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When you are testing Android applications, you find yourself doing the same things again and again:

  • Installing the application
  • Running it
  • Changing the emulator network configuration (DNS server, proxy settings…)
  • Dumping the application data and logs
  • Re-installing and re-running the application

If you want to stay efficient, automation is the key. In this article, you will see how to quickly build a script to run a given Android application and save all relevant information in a directory (in /tmp). The script is written in Ruby, but can easily be translated in your favorite language.

This article assumes that you have a working Android emulator and the following tools installed and in your path:

Our goal here, is to go from an APK file to a running application with a given network setup and tcpdump running to save as much information as possible.

First, we need to build an Android Virtual Device (AVD). To do that, we are going to use the tool ‘android’ and create the name of the avd based on our apk file:

To speed up the boot process, we are going to use the ‘-memory 1024’ and ‘-no-boot-anim’. For example, using the http-proxy, the boot command line will look like (the code includes the directory creation):

Now that the emulator is starting, we need to wait for it to be ready and install the application we want. We can use ‘adb’ to get the state of the emulator and wait until it finishes booting:

Now, that the emulator is ready, we can install the APK:

Since the emulator is not always ready to install the APK just after booting, we do a loop until the application is installed.

In order to dump information from the application, we need to know where it gets installed. To do that, we need to extract the content of the APK file. We are going to extract the APK in /tmp/ using unzip:

We have now a file named AndroidManifest.xml’, so we will need to use ‘AXMLPrinter2’ to transform it from binary to an easy-to-read XML file:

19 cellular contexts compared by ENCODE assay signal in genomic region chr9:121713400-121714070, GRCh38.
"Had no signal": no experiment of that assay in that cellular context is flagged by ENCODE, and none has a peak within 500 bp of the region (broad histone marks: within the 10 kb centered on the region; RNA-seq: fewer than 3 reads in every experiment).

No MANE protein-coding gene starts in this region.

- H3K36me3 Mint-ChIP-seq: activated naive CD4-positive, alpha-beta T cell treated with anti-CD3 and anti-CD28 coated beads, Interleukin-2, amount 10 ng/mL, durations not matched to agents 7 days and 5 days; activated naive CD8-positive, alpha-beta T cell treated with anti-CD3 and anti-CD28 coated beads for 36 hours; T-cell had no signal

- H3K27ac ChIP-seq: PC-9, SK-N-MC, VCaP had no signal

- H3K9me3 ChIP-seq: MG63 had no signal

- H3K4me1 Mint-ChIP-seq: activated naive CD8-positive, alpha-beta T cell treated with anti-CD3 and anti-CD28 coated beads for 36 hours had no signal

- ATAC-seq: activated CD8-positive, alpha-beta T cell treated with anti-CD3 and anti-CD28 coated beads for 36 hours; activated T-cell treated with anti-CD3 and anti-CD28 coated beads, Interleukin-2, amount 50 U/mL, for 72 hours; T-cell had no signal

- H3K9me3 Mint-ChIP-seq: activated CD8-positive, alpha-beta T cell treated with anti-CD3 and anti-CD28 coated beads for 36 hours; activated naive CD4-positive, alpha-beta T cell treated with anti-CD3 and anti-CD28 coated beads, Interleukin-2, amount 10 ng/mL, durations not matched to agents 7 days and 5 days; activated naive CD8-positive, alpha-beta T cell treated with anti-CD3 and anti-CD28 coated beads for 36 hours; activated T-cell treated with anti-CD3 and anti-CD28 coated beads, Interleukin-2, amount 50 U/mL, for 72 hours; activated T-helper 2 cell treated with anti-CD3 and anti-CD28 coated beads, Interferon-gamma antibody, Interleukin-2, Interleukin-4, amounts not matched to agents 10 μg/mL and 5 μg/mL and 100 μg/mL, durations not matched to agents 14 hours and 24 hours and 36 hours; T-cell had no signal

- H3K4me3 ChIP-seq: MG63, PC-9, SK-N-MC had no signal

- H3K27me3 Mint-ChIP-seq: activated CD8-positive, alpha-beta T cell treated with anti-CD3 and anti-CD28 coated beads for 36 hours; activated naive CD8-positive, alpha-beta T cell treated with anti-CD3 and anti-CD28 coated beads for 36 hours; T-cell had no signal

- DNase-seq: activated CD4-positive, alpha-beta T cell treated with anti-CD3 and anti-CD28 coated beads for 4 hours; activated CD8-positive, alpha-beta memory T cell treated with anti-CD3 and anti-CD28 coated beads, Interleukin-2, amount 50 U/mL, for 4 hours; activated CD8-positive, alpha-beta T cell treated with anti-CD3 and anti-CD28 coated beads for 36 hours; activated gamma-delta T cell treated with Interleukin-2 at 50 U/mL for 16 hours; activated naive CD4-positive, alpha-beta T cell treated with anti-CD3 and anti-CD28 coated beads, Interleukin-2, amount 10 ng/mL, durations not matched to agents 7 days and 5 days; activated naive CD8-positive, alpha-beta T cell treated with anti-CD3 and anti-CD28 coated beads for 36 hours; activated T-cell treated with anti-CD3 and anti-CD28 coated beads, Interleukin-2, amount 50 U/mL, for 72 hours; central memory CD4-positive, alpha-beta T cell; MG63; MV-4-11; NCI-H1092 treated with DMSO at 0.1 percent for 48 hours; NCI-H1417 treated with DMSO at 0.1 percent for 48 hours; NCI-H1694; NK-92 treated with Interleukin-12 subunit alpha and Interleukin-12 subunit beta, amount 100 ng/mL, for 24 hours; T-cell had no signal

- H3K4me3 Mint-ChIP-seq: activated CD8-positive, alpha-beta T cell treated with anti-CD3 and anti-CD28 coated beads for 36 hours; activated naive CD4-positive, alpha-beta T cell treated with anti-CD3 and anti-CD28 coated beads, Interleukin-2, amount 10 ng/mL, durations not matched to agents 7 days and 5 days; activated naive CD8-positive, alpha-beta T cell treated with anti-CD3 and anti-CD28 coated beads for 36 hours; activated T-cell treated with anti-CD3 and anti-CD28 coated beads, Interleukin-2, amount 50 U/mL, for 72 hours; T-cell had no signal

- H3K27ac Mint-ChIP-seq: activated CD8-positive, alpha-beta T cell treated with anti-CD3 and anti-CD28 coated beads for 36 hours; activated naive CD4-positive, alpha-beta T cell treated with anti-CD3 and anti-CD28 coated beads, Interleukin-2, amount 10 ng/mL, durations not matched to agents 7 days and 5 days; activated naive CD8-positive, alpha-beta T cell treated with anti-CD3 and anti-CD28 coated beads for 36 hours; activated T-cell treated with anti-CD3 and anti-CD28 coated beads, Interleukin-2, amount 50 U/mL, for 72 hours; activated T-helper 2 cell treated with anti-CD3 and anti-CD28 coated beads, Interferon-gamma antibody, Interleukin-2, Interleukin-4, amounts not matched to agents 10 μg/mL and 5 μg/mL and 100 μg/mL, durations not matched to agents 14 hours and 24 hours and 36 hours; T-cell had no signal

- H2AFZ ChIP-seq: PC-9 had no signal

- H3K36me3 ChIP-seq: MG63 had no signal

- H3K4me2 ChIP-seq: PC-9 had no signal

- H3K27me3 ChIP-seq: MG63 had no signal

It is easy to retrieve the package’s name using the XML file and a regular expression (or to parse it):

The application is now installed, and it is time to save the application directory before its first run:

To start the application, we need to figure out what activities can be used. More than one activity can be available for a given application. Here we will take the first one with an action named “android.intent.action.MAIN”.

The following code extracts this information:

We also need to adjust the application name, if it starts with a dot ‘.’ we need to add it to the application path, if it doesn’t, we don’t need do add anything:

After waiting for few seconds, we have our application running:

We can now dump the content of the application data:

Every time, you run the application, you will be able to gather information using the following commands:

  • ‘dumpsys’: to dump the system information
  • ‘logcat -d’: to retrieve the application logs

They can be run directly using ‘adb’, for example:

Now you can easily modify the proxy and/or DNS server used by the device to work with a different setup:

  • MITM using the proxy
  • Play with DNS to force the application to connect to you instead of the legitimate servers
  • No DNS resolution to see the how the application handle this
  • …everything you can think of

The good news is that your new toolbox will keep a dump of all network communication. You can then use tools like wireshark or scapy ) to understand the application.

Finally, we can transform the classes.dex file to a JAR file and unzip it to retrieve the compiled code of the application. The following code can be used to do this automatically:

You have now a normal JAR file and can start working on its content using jd-gui or unzip it and use JAD.

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About this authors

Louis Nyffenegger ( is a security consultant working in Melbourne. Louis is the creator of PentesterLab, a set of exercises built to aid in the learning of security and penetration testing. Each exercise provides a course and a vulnerable system to easily detect, test and exploit security issues. PentesterLab’s exercises are based on real life scenarios and teach people how to think like an attacker and go from one issue to fully compromised systems.

Tags: ADB, android, APK, DNS, Penetration Testing,


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